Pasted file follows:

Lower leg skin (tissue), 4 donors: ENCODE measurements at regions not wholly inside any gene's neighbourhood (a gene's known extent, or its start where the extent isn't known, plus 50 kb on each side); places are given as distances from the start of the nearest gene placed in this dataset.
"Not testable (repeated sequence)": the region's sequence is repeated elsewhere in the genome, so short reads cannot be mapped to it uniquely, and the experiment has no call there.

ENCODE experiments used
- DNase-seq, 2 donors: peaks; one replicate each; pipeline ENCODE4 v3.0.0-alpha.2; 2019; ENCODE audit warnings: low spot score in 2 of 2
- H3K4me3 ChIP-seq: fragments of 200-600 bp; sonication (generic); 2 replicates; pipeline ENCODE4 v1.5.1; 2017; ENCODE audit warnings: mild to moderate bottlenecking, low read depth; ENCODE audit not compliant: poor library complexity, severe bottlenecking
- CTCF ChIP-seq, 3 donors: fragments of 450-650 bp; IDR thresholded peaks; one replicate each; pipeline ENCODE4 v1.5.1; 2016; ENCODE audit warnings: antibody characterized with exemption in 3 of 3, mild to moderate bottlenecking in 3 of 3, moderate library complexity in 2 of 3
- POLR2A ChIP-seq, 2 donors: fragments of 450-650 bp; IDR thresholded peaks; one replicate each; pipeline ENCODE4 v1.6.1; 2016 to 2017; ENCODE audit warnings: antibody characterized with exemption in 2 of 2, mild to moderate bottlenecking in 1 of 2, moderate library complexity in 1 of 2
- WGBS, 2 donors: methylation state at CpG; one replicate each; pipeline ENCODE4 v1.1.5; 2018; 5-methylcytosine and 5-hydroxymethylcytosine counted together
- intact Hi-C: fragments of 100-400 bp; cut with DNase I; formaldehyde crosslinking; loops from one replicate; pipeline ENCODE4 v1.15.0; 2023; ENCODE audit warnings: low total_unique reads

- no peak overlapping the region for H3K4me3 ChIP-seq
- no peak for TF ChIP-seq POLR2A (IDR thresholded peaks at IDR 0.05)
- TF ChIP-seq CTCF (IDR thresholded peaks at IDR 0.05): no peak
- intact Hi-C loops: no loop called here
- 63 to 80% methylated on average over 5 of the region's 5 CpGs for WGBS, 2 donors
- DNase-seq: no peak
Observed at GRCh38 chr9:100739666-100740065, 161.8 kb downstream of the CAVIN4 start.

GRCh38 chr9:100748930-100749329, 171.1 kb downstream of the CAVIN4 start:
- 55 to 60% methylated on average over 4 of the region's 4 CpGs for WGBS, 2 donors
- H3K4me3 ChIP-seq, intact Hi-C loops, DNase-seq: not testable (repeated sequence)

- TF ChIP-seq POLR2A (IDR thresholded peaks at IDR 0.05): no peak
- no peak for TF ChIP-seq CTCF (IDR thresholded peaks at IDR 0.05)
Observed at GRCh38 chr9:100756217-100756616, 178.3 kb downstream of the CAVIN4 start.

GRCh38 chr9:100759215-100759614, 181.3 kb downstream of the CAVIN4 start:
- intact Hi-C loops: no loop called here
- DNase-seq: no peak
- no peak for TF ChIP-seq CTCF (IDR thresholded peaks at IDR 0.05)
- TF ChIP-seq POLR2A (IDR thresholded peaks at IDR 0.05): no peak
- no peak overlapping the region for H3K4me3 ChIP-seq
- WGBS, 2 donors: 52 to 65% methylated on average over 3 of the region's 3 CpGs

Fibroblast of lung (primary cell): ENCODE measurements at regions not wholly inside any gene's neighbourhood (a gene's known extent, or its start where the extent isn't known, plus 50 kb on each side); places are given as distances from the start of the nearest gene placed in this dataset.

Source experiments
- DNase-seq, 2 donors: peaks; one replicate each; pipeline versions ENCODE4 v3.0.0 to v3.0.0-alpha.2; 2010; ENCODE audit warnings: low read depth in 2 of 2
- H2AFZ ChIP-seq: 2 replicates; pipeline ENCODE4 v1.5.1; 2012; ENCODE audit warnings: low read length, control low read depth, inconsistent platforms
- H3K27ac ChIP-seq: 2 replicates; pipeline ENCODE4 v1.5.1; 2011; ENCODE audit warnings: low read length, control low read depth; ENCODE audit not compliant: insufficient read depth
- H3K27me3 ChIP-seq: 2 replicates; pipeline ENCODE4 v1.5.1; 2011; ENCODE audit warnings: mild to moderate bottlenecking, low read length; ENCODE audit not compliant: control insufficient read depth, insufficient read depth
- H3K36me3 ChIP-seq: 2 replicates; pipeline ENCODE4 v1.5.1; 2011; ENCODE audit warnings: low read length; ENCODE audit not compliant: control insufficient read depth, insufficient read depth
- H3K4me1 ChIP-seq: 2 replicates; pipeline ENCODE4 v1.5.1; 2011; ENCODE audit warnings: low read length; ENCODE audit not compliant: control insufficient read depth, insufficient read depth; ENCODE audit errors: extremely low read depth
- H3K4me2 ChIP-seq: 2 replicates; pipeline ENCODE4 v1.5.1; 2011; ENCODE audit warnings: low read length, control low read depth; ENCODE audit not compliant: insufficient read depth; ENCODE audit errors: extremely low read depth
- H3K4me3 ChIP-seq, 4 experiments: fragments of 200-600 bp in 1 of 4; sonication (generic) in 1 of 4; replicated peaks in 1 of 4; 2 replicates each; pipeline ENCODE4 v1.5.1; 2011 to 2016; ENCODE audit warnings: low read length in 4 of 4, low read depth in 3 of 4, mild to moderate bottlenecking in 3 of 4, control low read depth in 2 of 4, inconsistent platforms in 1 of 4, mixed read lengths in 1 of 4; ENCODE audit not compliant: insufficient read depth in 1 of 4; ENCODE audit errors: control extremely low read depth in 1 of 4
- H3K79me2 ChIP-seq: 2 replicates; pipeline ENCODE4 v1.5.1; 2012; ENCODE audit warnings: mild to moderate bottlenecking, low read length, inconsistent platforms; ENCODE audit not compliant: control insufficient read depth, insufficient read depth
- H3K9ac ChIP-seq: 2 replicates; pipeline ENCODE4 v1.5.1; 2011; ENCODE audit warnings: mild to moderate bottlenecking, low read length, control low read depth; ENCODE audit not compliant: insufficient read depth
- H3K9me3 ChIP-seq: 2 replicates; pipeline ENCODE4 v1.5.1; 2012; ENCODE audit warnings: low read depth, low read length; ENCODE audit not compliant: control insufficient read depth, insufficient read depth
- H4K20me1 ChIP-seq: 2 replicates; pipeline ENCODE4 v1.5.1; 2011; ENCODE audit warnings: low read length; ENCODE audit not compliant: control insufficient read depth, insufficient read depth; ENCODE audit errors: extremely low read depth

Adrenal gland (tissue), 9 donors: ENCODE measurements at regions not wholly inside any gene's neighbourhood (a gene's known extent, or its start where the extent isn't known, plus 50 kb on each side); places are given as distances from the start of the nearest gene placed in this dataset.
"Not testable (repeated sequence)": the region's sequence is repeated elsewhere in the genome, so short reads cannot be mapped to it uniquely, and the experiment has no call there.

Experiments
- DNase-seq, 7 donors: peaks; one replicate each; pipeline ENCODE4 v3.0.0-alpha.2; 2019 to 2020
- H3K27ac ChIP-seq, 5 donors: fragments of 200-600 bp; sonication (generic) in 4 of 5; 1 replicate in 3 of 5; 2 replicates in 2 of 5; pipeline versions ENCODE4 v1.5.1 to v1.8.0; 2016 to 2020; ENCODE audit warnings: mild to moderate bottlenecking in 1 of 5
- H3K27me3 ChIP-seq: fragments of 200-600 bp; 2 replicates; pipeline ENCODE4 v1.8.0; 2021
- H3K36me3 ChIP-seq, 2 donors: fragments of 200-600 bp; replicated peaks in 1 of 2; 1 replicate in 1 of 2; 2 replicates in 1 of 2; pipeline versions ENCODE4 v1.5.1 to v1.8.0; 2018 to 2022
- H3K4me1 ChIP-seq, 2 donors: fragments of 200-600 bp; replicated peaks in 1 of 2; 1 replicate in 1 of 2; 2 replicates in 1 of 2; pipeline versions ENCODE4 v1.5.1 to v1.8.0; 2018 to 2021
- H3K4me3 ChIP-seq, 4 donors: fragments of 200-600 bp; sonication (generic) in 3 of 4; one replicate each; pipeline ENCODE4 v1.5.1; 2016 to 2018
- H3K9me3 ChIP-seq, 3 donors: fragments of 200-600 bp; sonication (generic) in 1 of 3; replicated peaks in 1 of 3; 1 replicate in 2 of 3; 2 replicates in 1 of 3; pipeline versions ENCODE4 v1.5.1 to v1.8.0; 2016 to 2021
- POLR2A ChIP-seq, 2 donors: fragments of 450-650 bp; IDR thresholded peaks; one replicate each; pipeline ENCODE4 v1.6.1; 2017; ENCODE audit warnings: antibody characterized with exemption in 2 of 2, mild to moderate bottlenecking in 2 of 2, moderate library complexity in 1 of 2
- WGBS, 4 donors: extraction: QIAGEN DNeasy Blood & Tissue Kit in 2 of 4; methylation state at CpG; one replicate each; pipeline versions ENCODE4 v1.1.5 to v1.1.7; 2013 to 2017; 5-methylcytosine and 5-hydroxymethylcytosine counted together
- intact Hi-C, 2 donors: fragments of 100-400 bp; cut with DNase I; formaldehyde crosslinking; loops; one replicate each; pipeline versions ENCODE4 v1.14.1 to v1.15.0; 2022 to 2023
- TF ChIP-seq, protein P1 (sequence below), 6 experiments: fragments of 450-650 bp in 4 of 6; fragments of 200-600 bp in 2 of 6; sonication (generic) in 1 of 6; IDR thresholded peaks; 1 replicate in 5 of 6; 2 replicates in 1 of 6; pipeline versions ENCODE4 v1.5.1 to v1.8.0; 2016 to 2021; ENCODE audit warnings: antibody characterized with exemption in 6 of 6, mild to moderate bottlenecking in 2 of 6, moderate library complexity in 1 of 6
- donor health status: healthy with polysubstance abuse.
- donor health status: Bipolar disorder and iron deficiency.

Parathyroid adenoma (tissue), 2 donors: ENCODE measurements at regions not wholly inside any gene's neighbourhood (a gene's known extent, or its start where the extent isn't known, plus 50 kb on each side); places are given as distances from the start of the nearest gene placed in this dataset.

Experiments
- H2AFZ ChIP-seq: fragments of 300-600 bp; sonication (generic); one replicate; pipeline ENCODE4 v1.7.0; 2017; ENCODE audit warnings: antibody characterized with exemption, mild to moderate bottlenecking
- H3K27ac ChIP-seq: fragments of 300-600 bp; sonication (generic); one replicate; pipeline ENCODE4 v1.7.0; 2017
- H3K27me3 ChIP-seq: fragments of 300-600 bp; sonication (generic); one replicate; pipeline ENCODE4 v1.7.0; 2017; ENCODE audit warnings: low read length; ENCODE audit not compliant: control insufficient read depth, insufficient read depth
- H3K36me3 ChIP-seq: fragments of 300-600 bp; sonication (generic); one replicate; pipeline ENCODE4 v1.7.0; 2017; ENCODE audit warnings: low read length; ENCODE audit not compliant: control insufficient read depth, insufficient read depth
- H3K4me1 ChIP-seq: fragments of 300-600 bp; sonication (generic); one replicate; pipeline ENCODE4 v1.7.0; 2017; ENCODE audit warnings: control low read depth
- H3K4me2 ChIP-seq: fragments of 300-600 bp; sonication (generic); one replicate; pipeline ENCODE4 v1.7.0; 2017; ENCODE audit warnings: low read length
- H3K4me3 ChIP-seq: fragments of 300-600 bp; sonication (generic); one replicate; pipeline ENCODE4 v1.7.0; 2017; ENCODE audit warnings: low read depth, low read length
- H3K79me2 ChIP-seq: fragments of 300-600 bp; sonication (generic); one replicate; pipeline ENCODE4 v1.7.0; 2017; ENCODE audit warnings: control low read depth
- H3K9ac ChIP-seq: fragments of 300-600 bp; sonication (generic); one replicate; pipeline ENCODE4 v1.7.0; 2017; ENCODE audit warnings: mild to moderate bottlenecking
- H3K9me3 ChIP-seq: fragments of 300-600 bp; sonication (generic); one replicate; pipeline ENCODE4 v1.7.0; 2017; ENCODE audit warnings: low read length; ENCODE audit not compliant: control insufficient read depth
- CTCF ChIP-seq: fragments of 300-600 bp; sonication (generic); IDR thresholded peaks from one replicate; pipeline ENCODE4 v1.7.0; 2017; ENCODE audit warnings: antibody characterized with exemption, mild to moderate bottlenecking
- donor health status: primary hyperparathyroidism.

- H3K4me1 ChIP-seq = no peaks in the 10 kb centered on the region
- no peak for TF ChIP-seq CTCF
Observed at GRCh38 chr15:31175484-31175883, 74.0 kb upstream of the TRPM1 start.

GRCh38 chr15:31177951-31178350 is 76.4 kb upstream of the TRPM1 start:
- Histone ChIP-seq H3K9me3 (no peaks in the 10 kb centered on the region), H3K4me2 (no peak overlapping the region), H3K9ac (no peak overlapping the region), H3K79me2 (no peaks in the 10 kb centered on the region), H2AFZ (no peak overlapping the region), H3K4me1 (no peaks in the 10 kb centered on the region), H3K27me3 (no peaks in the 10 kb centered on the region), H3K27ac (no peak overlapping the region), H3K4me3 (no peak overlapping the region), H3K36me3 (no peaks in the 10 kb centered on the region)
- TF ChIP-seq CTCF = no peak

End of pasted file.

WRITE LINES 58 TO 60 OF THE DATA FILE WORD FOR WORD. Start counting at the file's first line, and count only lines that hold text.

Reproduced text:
- donor health status: healthy with polysubstance abuse.
- donor health status: Bipolar disorder and iron deficiency.

Parathyroid adenoma (tissue), 2 donors: ENCODE measurements at regions not wholly inside any gene's neighbourhood (a gene's known extent, or its start where the extent isn't known, plus 50 kb on each side); places are given as distances from the start of the nearest gene placed in this dataset.